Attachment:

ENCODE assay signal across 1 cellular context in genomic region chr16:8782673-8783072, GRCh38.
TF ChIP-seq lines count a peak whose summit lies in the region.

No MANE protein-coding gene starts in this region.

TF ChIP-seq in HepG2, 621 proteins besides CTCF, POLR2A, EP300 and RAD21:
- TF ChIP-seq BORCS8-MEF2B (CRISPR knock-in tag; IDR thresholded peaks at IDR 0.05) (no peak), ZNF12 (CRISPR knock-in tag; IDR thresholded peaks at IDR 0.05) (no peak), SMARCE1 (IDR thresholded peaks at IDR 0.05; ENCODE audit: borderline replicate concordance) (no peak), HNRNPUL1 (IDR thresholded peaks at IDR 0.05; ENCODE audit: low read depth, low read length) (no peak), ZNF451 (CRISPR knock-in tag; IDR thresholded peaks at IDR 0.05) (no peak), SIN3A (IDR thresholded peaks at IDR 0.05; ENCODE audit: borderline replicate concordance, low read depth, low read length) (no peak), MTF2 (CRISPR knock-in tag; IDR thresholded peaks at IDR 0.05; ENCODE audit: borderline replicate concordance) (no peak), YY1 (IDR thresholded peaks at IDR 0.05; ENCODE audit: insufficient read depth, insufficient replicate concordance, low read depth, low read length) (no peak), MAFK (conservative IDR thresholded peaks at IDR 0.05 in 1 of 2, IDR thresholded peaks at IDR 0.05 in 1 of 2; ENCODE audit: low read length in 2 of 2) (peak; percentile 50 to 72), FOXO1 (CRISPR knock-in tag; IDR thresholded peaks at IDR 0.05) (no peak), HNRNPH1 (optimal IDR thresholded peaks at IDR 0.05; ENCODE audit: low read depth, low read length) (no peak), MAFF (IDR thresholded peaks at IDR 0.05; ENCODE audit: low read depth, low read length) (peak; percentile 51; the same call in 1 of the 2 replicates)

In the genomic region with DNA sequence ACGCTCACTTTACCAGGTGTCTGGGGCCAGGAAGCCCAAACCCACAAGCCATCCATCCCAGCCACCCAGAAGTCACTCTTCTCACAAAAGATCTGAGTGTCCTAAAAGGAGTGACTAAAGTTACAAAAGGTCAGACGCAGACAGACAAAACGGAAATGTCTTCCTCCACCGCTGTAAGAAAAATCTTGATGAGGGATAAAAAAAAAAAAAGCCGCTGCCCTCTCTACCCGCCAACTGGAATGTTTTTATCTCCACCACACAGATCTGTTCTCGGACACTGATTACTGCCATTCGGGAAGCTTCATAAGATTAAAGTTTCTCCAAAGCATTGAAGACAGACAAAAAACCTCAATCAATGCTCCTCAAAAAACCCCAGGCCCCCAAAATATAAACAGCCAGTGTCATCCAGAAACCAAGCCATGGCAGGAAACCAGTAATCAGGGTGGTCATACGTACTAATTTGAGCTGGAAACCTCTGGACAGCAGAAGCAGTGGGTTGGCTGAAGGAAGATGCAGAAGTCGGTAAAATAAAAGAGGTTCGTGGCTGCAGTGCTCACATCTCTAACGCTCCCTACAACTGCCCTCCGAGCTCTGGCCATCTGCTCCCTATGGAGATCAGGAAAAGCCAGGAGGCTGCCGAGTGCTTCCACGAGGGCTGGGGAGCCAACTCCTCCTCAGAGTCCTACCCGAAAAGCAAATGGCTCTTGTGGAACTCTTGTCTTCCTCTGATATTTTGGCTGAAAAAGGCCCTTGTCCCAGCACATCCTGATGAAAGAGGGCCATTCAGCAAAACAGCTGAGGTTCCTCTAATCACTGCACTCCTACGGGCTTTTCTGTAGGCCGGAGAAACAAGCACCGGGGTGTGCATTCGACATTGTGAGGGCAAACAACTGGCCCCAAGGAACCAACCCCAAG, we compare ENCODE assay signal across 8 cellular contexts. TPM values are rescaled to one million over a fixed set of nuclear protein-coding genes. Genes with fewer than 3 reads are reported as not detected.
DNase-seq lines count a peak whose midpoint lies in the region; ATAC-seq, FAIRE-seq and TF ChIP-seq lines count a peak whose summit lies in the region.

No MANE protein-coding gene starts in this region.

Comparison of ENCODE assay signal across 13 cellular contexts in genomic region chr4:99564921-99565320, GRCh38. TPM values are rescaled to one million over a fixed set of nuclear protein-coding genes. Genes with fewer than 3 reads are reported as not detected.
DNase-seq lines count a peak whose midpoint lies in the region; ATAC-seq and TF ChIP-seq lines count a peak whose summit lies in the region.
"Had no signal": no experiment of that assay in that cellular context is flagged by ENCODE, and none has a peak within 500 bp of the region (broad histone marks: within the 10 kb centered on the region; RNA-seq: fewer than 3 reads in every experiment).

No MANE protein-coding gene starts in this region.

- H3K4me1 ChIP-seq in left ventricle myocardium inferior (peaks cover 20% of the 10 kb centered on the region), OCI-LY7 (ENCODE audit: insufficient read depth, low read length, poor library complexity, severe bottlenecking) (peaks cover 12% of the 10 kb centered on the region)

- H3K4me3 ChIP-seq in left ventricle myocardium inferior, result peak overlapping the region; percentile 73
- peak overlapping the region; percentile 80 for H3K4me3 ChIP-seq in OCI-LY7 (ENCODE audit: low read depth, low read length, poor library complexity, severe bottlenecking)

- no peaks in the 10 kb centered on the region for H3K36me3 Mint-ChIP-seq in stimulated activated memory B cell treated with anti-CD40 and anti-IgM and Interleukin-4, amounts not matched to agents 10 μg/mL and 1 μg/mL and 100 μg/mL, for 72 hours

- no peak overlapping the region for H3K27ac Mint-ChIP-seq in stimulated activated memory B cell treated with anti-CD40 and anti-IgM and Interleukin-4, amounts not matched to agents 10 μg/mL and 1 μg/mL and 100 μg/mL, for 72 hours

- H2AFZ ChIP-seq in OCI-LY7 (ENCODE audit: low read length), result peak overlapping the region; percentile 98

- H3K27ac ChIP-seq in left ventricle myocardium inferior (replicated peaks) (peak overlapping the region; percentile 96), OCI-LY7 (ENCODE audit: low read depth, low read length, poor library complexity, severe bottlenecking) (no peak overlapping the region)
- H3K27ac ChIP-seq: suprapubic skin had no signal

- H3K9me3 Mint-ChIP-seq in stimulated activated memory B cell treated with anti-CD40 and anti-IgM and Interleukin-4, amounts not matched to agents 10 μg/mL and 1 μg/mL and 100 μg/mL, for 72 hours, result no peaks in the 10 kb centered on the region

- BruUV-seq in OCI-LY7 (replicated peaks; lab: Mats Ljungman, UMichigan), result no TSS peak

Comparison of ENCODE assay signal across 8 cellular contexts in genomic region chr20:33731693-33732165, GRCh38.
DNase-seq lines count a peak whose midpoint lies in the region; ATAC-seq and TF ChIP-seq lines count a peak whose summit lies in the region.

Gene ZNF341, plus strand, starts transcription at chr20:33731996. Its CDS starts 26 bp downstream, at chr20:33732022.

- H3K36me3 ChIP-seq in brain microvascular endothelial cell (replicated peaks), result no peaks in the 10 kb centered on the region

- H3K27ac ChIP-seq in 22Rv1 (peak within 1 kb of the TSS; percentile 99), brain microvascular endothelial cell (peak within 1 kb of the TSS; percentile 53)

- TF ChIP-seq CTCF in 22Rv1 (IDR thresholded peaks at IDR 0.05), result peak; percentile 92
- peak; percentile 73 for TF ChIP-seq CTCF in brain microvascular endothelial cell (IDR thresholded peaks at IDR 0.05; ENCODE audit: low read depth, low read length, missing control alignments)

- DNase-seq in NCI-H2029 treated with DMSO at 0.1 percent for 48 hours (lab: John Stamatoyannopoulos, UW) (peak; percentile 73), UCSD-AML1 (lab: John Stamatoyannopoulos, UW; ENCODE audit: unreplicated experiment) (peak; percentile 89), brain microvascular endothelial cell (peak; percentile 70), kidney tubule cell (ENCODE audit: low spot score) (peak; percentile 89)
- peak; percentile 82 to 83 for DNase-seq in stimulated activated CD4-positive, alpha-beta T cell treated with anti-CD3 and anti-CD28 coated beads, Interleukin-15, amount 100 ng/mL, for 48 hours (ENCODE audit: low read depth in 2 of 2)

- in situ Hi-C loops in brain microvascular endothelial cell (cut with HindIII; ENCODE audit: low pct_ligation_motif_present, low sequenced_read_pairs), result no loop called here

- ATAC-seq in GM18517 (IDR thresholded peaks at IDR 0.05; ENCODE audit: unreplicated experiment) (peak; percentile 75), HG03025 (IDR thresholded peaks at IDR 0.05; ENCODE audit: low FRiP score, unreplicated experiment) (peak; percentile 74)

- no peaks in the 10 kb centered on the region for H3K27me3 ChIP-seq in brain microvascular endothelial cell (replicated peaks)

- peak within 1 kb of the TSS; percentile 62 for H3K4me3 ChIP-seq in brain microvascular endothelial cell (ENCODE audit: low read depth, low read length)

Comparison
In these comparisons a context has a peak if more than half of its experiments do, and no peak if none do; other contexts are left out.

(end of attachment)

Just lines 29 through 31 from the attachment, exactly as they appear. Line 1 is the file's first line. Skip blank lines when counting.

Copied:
- peak; percentile 73 for TF ChIP-seq CTCF in brain microvascular endothelial cell (IDR thresholded peaks at IDR 0.05; ENCODE audit: low read depth, low read length, missing control alignments)

- DNase-seq in NCI-H2029 treated with DMSO at 0.1 percent for 48 hours (lab: John Stamatoyannopoulos, UW) (peak; percentile 73), UCSD-AML1 (lab: John Stamatoyannopoulos, UW; ENCODE audit: unreplicated experiment) (peak; percentile 89), brain microvascular endothelial cell (peak; percentile 70), kidney tubule cell (ENCODE audit: low spot score) (peak; percentile 89)
- peak; percentile 82 to 83 for DNase-seq in stimulated activated CD4-positive, alpha-beta T cell treated with anti-CD3 and anti-CD28 coated beads, Interleukin-15, amount 100 ng/mL, for 48 hours (ENCODE audit: low read depth in 2 of 2)